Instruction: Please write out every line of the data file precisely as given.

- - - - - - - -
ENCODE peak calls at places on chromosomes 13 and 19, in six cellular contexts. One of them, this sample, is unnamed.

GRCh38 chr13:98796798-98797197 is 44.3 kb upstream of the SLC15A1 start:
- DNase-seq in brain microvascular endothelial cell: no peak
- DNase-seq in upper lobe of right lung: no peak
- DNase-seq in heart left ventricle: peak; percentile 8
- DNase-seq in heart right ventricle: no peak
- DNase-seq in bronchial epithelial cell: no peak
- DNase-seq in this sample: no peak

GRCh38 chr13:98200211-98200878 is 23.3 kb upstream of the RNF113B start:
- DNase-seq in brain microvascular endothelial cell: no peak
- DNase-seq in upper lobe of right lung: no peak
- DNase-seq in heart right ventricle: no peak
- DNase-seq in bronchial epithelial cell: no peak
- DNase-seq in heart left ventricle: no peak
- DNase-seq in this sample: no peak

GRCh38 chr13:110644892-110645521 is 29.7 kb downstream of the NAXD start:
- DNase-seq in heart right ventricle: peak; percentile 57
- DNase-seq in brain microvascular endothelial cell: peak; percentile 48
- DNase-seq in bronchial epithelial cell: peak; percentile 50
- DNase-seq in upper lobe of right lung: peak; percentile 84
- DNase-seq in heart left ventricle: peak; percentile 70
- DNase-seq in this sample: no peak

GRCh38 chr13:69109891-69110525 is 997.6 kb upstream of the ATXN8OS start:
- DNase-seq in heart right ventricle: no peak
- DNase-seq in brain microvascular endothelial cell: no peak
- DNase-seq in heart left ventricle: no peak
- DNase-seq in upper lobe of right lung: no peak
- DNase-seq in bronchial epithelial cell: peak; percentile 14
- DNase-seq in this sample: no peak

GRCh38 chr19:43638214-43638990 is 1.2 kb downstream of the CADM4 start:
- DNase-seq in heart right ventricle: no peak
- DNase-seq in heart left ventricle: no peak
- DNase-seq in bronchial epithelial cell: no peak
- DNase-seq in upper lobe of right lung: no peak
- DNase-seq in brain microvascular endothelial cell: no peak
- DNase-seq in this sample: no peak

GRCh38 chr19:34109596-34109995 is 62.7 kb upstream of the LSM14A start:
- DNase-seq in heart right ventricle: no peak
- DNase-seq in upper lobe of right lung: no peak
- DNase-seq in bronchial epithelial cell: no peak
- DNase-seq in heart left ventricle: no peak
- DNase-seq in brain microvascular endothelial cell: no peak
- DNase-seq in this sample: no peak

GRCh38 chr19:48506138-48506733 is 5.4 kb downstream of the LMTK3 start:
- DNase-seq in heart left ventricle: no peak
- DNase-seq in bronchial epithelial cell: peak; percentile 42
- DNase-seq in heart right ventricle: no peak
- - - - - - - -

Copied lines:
ENCODE peak calls at places on chromosomes 13 and 19, in six cellular contexts. One of them, this sample, is unnamed.

GRCh38 chr13:98796798-98797197 is 44.3 kb upstream of the SLC15A1 start:
- DNase-seq in brain microvascular endothelial cell: no peak
- DNase-seq in upper lobe of right lung: no peak
- DNase-seq in heart left ventricle: peak; percentile 8
- DNase-seq in heart right ventricle: no peak
- DNase-seq in bronchial epithelial cell: no peak
- DNase-seq in this sample: no peak

GRCh38 chr13:98200211-98200878 is 23.3 kb upstream of the RNF113B start:
- DNase-seq in brain microvascular endothelial cell: no peak
- DNase-seq in upper lobe of right lung: no peak
- DNase-seq in heart right ventricle: no peak
- DNase-seq in bronchial epithelial cell: no peak
- DNase-seq in heart left ventricle: no peak
- DNase-seq in this sample: no peak

GRCh38 chr13:110644892-110645521 is 29.7 kb downstream of the NAXD start:
- DNase-seq in heart right ventricle: peak; percentile 57
- DNase-seq in brain microvascular endothelial cell: peak; percentile 48
- DNase-seq in bronchial epithelial cell: peak; percentile 50
- DNase-seq in upper lobe of right lung: peak; percentile 84
- DNase-seq in heart left ventricle: peak; percentile 70
- DNase-seq in this sample: no peak

GRCh38 chr13:69109891-69110525 is 997.6 kb upstream of the ATXN8OS start:
- DNase-seq in heart right ventricle: no peak
- DNase-seq in brain microvascular endothelial cell: no peak
- DNase-seq in heart left ventricle: no peak
- DNase-seq in upper lobe of right lung: no peak
- DNase-seq in bronchial epithelial cell: peak; percentile 14
- DNase-seq in this sample: no peak

GRCh38 chr19:43638214-43638990 is 1.2 kb downstream of the CADM4 start:
- DNase-seq in heart right ventricle: no peak
- DNase-seq in heart left ventricle: no peak
- DNase-seq in bronchial epithelial cell: no peak
- DNase-seq in upper lobe of right lung: no peak
- DNase-seq in brain microvascular endothelial cell: no peak
- DNase-seq in this sample: no peak

GRCh38 chr19:34109596-34109995 is 62.7 kb upstream of the LSM14A start:
- DNase-seq in heart right ventricle: no peak
- DNase-seq in upper lobe of right lung: no peak
- DNase-seq in bronchial epithelial cell: no peak
- DNase-seq in heart left ventricle: no peak
- DNase-seq in brain microvascular endothelial cell: no peak
- DNase-seq in this sample: no peak

GRCh38 chr19:48506138-48506733 is 5.4 kb downstream of the LMTK3 start:
- DNase-seq in heart left ventricle: no peak
- DNase-seq in bronchial epithelial cell: peak; percentile 42
- DNase-seq in heart right ventricle: no peak